In the animal kingdom you fall into one of two classes. You are either a predator, or you are prey. Now often there are combinations of the two but at the end of the day, you belong to one of the two categories. The same can be said for Cubivores. This quirky little adventure has you playing as little cuboid critters with floppy appendages. The game is simple; you eat or you get eaten. The idea is to try and eat enough to grow your cubivores to a size and group mass big enough to avoid being eaten and eventually rule the world. So if you can make any sense of this game, you might actually have fun playing it. But I didn’t. It took me about 6.8 minutes to get completely bored with its weirdness.
Panic! (SEGA CD)
There is nearly no end to the weirdness inherent in this title. Why, you ask? Because nearly everything about this game is completely random, including what the buttons on your controller do in any given level. Here’s the story: you are a kid that gets zapped into a crazy digital world through his SEGA CD machine. Then you have to warp around from room to room and push buttons to get to the next one and defeat the crazy machines that have taken over. The only problem is that you never know what the buttons will do. See the button’s functions will change with every room you go to. But at no point do you have a single clue what a button does in a given room. As I said before, it’s all completely random.
Katamari Damacy (PS2)
The best part about this game is that it is proof that just because your game is completely weird and outside the mainstream, it doesn’t mean it’s bad. In fact, it’s quite the opposite with Katamari . This games quirkiness is all part of its charm. You are out to replace the Moon. But to do so, you have to roll a ball around and collect things by attaching them to the ball to make it big enough to replace the Moon. It’s pretty simple really. The bigger your sticky ball gets, the bigger you get. And the bigger you get, the larger the objects you can attach to your ball get. It is a blast to play and if you have never given this one a go, you should. It’s one of the true gems of the PlayStation 2 era of gaming.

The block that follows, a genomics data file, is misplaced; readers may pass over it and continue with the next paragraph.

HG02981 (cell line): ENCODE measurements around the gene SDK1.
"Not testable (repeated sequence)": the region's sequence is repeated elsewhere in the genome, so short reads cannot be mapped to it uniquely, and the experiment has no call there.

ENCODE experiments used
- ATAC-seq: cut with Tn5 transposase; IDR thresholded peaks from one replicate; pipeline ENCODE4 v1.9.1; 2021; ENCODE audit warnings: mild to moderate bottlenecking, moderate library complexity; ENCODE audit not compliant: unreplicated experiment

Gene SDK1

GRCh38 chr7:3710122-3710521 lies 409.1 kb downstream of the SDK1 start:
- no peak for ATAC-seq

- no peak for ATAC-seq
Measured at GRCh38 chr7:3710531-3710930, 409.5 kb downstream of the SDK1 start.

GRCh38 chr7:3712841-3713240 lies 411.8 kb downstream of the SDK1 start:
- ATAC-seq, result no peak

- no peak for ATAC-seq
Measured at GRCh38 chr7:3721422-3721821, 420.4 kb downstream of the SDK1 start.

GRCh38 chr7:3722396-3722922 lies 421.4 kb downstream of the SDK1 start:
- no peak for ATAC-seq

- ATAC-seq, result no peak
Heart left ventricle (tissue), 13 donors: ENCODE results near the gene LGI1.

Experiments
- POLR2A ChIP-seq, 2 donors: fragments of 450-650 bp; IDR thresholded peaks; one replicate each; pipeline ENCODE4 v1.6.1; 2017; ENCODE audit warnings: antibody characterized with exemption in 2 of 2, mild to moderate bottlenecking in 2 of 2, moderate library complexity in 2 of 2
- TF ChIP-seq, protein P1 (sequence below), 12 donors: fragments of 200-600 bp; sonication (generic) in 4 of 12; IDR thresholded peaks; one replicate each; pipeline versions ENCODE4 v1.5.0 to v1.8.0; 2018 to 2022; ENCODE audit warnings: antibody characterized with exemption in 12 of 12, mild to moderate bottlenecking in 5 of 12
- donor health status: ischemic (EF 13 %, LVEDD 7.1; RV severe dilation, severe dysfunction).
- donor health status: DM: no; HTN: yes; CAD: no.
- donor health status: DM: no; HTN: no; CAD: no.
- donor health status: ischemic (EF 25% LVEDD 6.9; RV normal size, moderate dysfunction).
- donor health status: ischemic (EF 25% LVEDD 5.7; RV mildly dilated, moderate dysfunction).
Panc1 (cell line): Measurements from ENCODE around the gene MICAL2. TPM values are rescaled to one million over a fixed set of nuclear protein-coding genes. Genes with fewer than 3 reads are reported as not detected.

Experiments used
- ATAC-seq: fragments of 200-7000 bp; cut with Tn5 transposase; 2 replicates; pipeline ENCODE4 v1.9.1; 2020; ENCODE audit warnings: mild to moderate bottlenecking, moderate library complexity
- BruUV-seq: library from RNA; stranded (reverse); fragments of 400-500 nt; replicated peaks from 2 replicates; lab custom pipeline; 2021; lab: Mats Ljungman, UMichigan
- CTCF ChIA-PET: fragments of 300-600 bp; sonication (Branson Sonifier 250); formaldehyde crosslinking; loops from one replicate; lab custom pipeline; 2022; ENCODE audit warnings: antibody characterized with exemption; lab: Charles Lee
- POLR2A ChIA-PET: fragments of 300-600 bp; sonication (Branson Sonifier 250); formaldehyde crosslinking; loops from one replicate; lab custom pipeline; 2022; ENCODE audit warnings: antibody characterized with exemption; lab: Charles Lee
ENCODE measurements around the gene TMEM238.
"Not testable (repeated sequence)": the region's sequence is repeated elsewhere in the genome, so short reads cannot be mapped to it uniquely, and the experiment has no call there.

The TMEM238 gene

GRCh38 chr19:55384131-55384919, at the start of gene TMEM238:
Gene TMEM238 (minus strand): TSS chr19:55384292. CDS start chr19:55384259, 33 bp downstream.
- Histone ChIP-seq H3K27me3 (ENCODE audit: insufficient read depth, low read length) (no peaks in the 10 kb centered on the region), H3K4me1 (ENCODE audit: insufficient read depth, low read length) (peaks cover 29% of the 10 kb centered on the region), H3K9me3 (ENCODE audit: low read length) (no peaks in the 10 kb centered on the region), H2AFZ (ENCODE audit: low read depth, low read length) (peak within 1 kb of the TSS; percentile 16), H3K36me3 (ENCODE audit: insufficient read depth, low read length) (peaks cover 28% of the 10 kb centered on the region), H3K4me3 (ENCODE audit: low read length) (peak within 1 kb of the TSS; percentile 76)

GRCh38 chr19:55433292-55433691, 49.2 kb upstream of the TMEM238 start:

Space Giraffe (XB360)
Yes, this is a real game. Yes, that’s really its name. And yes, it’s really weird. The creators of the game claim that it was inspired by scrolling space shooters of yesteryear, but their execution is far less like any vintage game we have ever played and acts more like a psychotropic drug induced romp through a magical hallucinogenic land that constantly shifts and swirls as you move through it. Honestly, the game is nearly as confusing as that last sentence. But no matter, Space Giraffe is so random that for a moment you may believe that you have stepped into an art rave or a really bad acid dream. But on the upside, once you complete a level you are greeted with this phrase, “Congraturations! You Success! A Winner Is You!” Not a joke. That’s what it says.
Rhythm Heaven – Fever (Wii)
I thought it would be good to leave this thing on a high note. And even though I fought with myself over what the weirdest game I ever played was, this one just kept creeping back into my head. So yeah, Rhythm Heaven . Yoshio Sakamoto is the guy that brought us the Wario franchise of games and has a knack for creating titles that are not only a little left of center, but are almost always a blast to play. Well, Rhythm Heaven is no exception. While button matching in time, you get to control the background goings on. Things like a famous luchador posing for the paparazzi. Or you could be a seal that is flipping all over the place. Or maybe even a kid trying to keep his ball away from gophers by kicking it out of the way. But no matter what the situation, Rhythm Heaven – Fever is a blast to play.